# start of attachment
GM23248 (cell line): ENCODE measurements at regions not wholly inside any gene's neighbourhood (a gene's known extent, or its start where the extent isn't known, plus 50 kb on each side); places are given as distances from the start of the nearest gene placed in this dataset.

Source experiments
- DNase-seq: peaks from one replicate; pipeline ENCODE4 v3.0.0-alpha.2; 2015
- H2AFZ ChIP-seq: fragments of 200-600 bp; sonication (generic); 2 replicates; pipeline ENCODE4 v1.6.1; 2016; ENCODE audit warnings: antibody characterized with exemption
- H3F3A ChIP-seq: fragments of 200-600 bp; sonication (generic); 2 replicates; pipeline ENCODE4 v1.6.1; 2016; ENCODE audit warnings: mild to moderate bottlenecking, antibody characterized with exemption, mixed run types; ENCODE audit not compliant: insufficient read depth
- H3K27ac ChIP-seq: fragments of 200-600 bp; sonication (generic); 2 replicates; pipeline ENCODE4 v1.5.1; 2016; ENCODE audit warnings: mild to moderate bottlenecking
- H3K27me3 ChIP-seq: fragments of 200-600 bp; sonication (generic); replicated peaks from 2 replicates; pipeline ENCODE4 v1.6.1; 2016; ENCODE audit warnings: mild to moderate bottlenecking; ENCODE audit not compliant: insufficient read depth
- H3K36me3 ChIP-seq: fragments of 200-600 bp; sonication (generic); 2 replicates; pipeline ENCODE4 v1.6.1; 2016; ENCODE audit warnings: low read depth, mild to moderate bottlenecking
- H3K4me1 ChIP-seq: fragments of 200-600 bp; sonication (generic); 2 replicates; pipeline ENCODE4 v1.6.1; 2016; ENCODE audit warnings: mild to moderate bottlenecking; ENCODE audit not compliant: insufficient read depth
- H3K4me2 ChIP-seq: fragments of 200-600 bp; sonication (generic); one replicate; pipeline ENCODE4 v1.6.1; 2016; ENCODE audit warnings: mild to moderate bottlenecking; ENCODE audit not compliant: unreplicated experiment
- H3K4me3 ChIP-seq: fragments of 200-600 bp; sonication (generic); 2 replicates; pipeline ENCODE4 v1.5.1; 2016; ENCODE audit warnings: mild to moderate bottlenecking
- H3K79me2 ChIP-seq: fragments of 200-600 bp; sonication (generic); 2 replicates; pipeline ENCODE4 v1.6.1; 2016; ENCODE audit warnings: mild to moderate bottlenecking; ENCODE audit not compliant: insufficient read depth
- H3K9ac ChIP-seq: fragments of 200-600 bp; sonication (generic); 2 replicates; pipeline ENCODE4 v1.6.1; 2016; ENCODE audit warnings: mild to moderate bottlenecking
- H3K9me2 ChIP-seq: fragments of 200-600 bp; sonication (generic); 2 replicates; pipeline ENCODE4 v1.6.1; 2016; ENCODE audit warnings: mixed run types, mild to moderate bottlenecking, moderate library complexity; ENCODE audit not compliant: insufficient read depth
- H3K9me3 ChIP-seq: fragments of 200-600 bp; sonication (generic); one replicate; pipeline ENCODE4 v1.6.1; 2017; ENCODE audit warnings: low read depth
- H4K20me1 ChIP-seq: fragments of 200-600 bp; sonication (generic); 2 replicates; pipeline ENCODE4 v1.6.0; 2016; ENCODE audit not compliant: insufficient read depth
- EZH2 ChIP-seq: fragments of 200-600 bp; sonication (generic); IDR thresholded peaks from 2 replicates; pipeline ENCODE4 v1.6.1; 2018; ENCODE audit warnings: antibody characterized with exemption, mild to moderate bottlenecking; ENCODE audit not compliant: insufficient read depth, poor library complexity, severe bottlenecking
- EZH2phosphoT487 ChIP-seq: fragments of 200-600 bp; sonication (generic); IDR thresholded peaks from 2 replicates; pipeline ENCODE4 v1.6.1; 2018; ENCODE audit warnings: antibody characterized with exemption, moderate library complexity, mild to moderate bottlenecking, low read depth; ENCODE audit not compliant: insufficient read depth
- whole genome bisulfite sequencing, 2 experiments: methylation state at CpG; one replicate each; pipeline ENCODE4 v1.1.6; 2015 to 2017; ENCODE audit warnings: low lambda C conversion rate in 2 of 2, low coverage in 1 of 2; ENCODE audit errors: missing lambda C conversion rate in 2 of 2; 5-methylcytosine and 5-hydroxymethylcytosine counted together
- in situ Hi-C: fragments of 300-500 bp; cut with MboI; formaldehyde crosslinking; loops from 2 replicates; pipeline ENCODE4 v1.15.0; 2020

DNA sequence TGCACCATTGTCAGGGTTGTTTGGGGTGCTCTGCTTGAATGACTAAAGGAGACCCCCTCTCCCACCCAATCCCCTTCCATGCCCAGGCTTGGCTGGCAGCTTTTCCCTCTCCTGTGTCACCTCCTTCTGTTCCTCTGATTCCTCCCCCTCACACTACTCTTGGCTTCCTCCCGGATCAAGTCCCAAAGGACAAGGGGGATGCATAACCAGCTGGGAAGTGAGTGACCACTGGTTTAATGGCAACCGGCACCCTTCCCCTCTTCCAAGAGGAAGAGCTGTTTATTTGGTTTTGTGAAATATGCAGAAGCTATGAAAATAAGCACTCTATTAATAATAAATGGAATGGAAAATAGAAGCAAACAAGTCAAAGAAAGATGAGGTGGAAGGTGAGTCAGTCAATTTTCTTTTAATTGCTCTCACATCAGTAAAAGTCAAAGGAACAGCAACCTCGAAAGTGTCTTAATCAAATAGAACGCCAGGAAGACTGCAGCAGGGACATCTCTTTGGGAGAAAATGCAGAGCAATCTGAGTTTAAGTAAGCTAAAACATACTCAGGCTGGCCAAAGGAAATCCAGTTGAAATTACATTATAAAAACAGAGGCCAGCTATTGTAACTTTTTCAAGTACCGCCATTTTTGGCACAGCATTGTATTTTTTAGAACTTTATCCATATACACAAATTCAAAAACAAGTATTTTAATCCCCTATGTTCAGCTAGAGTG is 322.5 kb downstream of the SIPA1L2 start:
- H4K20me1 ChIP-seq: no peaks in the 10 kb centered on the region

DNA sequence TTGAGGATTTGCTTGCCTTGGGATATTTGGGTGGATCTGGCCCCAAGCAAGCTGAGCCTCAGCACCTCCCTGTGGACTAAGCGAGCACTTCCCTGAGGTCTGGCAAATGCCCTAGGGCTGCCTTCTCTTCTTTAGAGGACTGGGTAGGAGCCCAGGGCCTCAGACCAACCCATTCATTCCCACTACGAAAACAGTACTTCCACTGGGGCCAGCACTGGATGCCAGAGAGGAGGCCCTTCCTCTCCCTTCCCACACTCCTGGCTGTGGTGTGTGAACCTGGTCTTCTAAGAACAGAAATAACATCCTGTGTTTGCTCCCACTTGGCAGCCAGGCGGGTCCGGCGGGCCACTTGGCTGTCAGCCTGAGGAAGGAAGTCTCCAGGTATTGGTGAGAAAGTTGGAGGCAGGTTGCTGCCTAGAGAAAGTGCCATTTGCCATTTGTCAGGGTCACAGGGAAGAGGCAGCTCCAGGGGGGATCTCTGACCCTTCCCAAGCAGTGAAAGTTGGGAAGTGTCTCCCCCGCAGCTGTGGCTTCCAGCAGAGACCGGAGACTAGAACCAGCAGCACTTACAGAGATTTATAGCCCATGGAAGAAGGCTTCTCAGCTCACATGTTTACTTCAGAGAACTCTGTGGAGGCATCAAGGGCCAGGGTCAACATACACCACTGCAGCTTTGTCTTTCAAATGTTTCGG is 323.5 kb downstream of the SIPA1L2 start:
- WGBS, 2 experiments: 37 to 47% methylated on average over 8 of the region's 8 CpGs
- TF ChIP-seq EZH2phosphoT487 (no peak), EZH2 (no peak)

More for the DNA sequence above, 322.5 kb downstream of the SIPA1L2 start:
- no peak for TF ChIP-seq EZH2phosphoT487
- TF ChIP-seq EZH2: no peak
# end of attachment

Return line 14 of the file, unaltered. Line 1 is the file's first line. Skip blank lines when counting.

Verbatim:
- H3K9me2 ChIP-seq: fragments of 200-600 bp; sonication (generic); 2 replicates; pipeline ENCODE4 v1.6.1; 2016; ENCODE audit warnings: mixed run types, mild to moderate bottlenecking, moderate library complexity; ENCODE audit not compliant: insufficient read depth